By the President of the United States of America
Thirty-five years ago Americans were pitted in battle on a small, barren island called Iwo Jima. The standard of courage established by the men of the V Marine Amphibious Corps in that battle is unsurpassed.
Because we now enjoy the blessings of the freedom for which those men sacrificed so much, it is appropriate for us to reflect upon the high price of that freedom. For 35 days, men of the 3rd, 4th and 5th Marine Divisions fought to secure the strategic island of Iwo Jima. The cost of the eventual American victory was the highest in Marine Corps history: 5,931 dead and 17,272 wounded. Of the over 20,000 Japanese defenders on Iwo Jima, only 1,083 survived. But the victors and the vanquished alike shared uncommon valor as a common virtue.
The Congress has by Joint Resolution (H.J. Res. 469) designated February 19, 1980 as Iwo Jima Commemoration Day.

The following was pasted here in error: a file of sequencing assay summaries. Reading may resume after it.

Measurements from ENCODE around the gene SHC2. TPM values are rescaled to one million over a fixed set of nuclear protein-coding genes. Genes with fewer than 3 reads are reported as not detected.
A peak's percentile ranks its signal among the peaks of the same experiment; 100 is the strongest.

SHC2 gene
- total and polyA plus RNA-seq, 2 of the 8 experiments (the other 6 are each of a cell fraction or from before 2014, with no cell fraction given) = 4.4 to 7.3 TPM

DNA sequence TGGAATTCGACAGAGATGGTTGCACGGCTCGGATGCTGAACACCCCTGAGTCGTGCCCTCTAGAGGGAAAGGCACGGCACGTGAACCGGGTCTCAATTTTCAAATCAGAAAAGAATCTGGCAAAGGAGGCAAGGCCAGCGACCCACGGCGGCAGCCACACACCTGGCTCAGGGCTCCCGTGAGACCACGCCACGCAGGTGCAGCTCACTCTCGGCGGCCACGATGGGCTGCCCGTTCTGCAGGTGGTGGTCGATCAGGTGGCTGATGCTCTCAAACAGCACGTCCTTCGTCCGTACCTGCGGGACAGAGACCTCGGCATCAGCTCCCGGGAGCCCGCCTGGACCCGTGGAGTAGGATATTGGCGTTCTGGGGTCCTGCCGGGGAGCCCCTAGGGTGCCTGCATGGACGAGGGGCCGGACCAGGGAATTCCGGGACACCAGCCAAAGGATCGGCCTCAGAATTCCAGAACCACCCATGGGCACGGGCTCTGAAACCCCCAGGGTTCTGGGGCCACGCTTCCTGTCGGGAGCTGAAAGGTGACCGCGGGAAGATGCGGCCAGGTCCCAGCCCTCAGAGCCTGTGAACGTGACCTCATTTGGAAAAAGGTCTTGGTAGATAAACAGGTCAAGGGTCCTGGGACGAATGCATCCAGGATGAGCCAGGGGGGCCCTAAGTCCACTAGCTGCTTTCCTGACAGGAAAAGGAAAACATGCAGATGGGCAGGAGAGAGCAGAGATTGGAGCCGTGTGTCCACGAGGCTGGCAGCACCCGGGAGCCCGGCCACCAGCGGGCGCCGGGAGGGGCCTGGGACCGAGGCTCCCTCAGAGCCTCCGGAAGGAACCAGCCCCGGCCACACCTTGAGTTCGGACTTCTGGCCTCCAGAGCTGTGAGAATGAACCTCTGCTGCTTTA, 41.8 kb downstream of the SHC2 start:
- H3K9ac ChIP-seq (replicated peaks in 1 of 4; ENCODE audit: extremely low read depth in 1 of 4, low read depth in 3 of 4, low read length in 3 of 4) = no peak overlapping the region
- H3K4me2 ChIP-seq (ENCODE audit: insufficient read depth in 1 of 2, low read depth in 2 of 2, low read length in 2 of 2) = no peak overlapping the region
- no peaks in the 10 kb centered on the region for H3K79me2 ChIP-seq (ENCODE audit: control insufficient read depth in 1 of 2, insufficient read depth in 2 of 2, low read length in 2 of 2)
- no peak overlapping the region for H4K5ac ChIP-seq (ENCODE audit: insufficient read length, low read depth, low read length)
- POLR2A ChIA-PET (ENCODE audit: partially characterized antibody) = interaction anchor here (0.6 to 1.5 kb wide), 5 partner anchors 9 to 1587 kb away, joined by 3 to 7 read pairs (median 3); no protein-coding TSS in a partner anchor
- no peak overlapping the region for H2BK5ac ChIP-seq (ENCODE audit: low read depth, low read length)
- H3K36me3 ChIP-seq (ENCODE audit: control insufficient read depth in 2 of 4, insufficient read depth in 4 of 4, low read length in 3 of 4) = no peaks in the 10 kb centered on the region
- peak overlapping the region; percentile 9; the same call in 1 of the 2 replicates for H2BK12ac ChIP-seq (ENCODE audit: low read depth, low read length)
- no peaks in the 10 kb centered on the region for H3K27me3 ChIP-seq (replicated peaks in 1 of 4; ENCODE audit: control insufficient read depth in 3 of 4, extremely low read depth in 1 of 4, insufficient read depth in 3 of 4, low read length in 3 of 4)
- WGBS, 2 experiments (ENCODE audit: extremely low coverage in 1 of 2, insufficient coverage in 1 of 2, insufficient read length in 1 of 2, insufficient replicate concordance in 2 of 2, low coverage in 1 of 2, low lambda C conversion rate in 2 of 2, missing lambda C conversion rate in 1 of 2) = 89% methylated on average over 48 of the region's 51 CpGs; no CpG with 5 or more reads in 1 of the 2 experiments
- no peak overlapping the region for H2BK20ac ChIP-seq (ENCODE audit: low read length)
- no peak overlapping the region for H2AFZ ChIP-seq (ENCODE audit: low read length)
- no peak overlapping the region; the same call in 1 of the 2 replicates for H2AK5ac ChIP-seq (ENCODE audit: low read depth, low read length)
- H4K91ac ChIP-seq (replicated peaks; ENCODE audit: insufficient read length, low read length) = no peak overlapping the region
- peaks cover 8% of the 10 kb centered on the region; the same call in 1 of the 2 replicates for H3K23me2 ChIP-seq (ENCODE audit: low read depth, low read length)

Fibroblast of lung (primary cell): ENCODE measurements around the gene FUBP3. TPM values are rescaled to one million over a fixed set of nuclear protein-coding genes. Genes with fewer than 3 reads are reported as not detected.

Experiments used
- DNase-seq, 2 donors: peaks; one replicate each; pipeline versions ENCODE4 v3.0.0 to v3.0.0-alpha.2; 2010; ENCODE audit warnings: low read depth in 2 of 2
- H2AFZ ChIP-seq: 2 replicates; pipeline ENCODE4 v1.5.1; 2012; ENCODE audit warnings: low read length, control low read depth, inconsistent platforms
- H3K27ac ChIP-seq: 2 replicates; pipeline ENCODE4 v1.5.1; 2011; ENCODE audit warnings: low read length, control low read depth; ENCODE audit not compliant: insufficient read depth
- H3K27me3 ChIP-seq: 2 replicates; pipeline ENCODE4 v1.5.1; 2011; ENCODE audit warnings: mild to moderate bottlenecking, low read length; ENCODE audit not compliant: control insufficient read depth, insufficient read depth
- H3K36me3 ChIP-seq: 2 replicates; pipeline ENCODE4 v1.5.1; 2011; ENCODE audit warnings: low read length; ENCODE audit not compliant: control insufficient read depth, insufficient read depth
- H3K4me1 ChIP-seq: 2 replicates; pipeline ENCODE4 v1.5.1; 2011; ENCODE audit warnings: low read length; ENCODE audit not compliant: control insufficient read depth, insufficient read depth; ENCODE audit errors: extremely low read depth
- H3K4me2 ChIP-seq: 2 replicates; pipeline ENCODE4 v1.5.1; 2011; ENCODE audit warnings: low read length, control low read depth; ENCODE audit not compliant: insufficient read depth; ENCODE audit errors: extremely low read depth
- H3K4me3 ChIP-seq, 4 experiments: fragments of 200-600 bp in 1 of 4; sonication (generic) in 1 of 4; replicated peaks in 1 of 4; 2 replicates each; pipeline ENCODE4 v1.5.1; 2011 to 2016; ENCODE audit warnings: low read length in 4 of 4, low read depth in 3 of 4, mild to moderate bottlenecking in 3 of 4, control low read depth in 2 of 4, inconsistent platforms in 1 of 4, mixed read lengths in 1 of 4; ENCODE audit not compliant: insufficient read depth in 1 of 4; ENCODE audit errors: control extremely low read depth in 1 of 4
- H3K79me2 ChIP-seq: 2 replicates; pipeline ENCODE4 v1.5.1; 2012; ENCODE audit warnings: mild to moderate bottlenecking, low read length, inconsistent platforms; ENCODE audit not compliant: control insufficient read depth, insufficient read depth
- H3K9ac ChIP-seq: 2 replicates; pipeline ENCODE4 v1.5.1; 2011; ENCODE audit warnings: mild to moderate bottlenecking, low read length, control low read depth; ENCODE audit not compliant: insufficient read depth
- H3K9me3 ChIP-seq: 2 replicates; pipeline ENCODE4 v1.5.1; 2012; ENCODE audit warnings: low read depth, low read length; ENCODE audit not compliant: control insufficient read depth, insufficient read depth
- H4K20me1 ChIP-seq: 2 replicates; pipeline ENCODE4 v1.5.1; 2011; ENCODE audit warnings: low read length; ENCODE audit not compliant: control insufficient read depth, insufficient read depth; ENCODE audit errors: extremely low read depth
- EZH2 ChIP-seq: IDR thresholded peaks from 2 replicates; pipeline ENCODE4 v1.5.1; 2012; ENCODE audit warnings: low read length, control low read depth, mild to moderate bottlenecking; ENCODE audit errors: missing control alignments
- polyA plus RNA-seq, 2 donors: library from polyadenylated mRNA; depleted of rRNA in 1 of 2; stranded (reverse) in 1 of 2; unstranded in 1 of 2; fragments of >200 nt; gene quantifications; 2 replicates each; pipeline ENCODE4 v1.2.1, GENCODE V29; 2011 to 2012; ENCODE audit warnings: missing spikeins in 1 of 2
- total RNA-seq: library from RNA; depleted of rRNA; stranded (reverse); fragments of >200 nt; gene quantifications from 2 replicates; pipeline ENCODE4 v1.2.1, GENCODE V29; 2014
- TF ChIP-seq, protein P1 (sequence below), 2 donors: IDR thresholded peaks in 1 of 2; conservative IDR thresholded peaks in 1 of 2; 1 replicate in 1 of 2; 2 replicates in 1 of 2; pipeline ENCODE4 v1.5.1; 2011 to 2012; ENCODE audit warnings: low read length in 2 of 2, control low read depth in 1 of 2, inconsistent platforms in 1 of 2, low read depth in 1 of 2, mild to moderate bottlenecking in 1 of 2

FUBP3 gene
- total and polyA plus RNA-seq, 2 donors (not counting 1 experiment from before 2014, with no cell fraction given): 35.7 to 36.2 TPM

Now, THEREFORE, I, JIMMY CARTER, President of the United States of America, do hereby designate Tuesday, February 19, 1980 as Iwo Jima Commemoration Day. I call on all Americans to join on this occasion in honoring those Americans who served on Iwo Jima. I call on State and local officials and private organizations to observe this day with appropriate ceremonies and activities.
IN WITNESS WHEREOF, I have hereunto set my hand this nineteenth day of February, in the year of our Lord nineteen hundred and eighty, and of the Independence of the United States of America the two hundred and fourth.
JIMMY CARTE R
[Filed with the Office of the Federal Register, 8:45 a.m., February 20, 1980]